RICKENMANN VS. DEVINE: Mayoral candidates debate at USC before runoff election
COLUMBIA, SC (WOLO) — After last week’s mayoral election, two candidates now face off next week in a runoff election.
Daniel Rickemann took 44 percent of the votes and Tameika Isaac Devine received almost 30 percent.
“I know this city like the back of my hand. I know the richness in diversity in the city. I know the challenges of this city but I also know the opportunities,” said Devine, who currently serves as the at-large council member for the city of Columbia.
Both candidates spoke about three things they believe need to be worked on in order for Columbia to become a better city at a debate on USC’s campus Monday evening.
“Taxes is one, quality of life is huge, but having that skilled workforce is paramount,” Devine said. “If we don’t have a skilled workforce to meet the jobs, people are not going to come here.”
“It is high taxes. It is regulations and red tape that keeps businesses from growing and holding them back. The third thing is recruiting and settling,” said Rickenmann, who serves the city’s 4th district on city council.
Rickenmann says one thing that needs to improve in order to recruit new people to Columbia is the public school system.
“If we don’t have good schools, all the economic development changes we do and all the recruitment we do is not going to work,” he said.
Devine believes that Columbia needs more affordable housing.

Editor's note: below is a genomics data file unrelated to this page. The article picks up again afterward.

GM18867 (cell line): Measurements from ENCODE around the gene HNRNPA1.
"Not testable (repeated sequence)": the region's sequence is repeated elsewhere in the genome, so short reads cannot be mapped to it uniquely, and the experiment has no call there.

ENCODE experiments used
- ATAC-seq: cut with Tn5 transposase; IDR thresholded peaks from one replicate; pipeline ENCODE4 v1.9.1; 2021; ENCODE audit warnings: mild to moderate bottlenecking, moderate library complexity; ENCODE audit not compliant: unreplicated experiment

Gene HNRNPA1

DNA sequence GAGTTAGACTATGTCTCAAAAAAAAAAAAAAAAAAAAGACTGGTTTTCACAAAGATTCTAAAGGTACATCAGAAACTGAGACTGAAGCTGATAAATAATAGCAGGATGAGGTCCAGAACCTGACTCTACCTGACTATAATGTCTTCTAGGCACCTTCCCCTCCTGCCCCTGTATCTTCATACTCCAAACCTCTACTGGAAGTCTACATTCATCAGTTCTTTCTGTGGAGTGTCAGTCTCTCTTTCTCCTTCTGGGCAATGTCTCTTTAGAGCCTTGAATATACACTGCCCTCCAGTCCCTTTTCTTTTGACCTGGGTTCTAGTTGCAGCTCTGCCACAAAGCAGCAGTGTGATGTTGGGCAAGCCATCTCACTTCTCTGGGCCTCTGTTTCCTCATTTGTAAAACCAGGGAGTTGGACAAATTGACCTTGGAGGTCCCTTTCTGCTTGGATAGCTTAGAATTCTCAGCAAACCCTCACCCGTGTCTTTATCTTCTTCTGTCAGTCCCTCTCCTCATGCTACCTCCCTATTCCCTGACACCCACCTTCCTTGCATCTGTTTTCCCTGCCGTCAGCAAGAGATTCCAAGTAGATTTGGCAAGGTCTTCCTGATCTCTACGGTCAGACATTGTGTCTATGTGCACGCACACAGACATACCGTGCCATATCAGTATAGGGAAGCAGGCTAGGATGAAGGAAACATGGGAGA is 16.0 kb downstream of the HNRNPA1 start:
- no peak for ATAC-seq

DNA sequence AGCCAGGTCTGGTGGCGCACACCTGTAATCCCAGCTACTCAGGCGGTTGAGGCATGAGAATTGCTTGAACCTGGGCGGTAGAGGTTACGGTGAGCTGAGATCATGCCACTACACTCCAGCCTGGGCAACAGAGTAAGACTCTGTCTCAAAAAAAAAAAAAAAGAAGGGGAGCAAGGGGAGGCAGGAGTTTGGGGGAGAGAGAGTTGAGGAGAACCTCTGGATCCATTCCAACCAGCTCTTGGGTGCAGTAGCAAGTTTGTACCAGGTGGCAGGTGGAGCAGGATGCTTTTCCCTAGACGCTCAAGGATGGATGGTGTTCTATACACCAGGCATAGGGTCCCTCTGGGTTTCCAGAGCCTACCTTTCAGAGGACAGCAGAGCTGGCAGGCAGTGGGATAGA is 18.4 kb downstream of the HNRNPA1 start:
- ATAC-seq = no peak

“I know so many people who want to be in Columbia, but they can’t afford to be here,” she said.
Her opponent believes affordable housing needs to be in more than one area of the city and especially downtown.
Devine agrees with this but believes that it means more than just apartments or one specific area.
“Affordable housing is not just putting affordable housing in one area of the city and not just looking at rental but how do you run the gamut of affordable housing options,” the councilwoman said.
Both candidates also agree that public safety is also a huge issue.
“Every community in this town, it doesn’t matter what neighborhood you live in, everyone says the same thing. Crime and safety are the biggest hurdles they want us to address,” Rickenmann said.
He believes that means recruiting and retaining a trained police force and showing officers support.
“Not only is that about financial support, but that’s making sure they have state of the art equipment,” Rickenmann said. “That means we have wellness programs both for their mental health and physical health.”
Devine says that solving public safety issues also means solving other problems in the community such as poverty and the racial wage gap.
“Crime and safety is not just about law enforcement but how you employ resources equitably throughout this city,” she said.
While different in their approaches, the two candidates believe there is great potential in Columbia.
“We have not sold Columbia to the outside world,” Rickenmann said. “Every time someone comes here, they say ‘This place is unbelievable. Why aren’t y’all telling this story?”
Voting for the next mayor of Columbia will take place Tuesday, November 16th.